But accents also have their perks.

Accents are often viewed as exotic and sexy. Some more than others. I’m pretty sure that just about every American tingles all over at the sound of British and Australian accents. They’re not as commonly heard for us as American accents are for the rest of the world (again, via movies and tv). So when we hear them, there’s something rare, sexy, and flat out hot about it. Even when people speak English with non-native accents, it can be sexy. I particularly like when French people speak English. (Now French people speaking Spanish, not as sexy.) And of course Spanish people speaking English. Read: Antonio Banderas! I also play up the American accent when I want to avoid a random person speaking to me on the street. “No hablo español,” I say with an emphasis on the ‘h’ and a nasally ‘a’. So in some regards keeping your accent is a good thing. People will also enjoy it if you can just laugh at your mistakes.

source: http://data1.whicdn.com/images/73983684/large.png

source: http://data1.whicdn.com/images/73983684/large.png

So is picking up the accent important?

I don’t think it’s the most important. Pronunciation is the most important. If your accent is so thick that people can’t understand you then you’re not exactly speaking the language are you? The accent part is up to the individual. How do you want to be perceived? As the exotic foreigner or as part of the group?

What do you think are some of the best accents? When speaking a second language, do you focus on picking up the accent? Share in the comments below!

5 Comments on “Accents: The Pros and Cons of How We Speak”

  1. I grew up in mexico for the first 14 years of my life, before moving to Canada. I’ve also lived in Australia (one year) and now living in the UK.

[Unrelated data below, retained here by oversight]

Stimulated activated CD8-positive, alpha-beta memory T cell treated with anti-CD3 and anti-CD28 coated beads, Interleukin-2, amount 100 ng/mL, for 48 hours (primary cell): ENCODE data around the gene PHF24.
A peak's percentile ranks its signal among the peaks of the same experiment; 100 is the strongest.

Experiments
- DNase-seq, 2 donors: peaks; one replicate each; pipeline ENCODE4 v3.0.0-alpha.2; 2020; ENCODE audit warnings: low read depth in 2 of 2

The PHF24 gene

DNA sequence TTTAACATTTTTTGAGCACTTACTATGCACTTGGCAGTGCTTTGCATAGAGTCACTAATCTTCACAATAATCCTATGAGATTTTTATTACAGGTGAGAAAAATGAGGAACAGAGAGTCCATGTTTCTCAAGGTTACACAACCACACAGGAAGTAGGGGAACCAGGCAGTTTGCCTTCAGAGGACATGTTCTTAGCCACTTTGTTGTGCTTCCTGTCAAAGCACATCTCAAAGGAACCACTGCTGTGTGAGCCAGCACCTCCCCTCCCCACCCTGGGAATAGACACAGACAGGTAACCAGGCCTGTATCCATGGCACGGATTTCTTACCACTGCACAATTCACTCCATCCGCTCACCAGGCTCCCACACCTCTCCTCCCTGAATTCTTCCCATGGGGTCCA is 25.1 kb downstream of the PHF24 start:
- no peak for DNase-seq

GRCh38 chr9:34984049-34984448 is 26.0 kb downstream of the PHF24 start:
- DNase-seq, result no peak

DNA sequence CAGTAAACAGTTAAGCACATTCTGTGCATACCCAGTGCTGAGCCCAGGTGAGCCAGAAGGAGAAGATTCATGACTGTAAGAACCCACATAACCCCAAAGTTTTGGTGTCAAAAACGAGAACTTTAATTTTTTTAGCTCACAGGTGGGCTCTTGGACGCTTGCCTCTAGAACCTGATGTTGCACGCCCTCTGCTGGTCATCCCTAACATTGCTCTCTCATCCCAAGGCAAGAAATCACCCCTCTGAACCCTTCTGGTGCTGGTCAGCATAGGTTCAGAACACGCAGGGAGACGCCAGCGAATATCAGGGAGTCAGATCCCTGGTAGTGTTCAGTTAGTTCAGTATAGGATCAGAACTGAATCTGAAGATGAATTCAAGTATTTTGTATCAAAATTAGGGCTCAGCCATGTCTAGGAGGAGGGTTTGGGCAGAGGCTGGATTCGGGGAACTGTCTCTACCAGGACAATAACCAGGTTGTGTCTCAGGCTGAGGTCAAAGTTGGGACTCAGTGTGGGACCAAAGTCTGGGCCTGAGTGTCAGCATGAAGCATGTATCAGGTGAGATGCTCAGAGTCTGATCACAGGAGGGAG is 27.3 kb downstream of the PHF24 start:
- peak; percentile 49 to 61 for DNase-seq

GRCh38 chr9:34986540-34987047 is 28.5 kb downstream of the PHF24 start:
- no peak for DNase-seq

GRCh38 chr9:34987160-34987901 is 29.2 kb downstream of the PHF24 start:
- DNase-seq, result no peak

My accent is mostly a Mexican / Canadian concoction (which many people can’t quite put their finger on, especially since I look German), but I sometimes put a different emphasis on words to match the UK / Australian way of speaking, making my speech even rarer.

    I personally think accents are part of who we are, so it’s all good, and don’t really mind when my friends make fun of the way I speak, and sometimes enjoy the game of “where is Claus from” when I meet someone new, or “what is Claus even saying,” after a few beers, when my accents get stronger!

    1. Auston Matta says:

      Totally understand! We now speak a mix of Mexican / Castilian Spanish with an American accent. I’m sure we sound strange to everyone who speaks Spanish as their native language :-)

  2. I think when it comes to accents in a second language the most important thing above all is comprehensibility. If I can understand you then you are achieving the most important goal of speaking which is to communicate a message! That’s my BA in linguistics and ESL side talking.

    Now for my other side. I think when it comes to accents it’s better just to let things come naturally. Of course we have to practice to achieve good pronunciation, but when people try to hard to sound like they have a certain accent to me that just comes across as exactly that… they’re trying too hard! Just gotta embrace who you are with the accent and all.

    The other thing to consider is that what may be considered correct pronunciation in one place could be completely wrong in another. I have been in southern Spain for a while now, so when I speak Spanish there are a few words that I say with an Andalusian accent. I I will never forget the woman I met when I went up to northern Spain who told me my Spanish was great except for my accent because I had picked up on too many southern sounds. Can’t please everyone I guess!

    1. Agreed Jessica! Communication is communication. There’s no need to fuss over what sort of accent you have. Still, it’s interesting to consider because your accent says so much about you – whether you like it or not. People will make assumptions just as you experienced in Spain.

      Haha. I love that anecdote by the way. That’s exactly what I would imagine some northern Spaniards to say about the Andalusian accent. But you’re right, you don’t want to be the person that’s trying too hard for something that’s not important because someone will always have a different opinion.

  3. Ed says:

    So I have a British accent…well, this is awkward…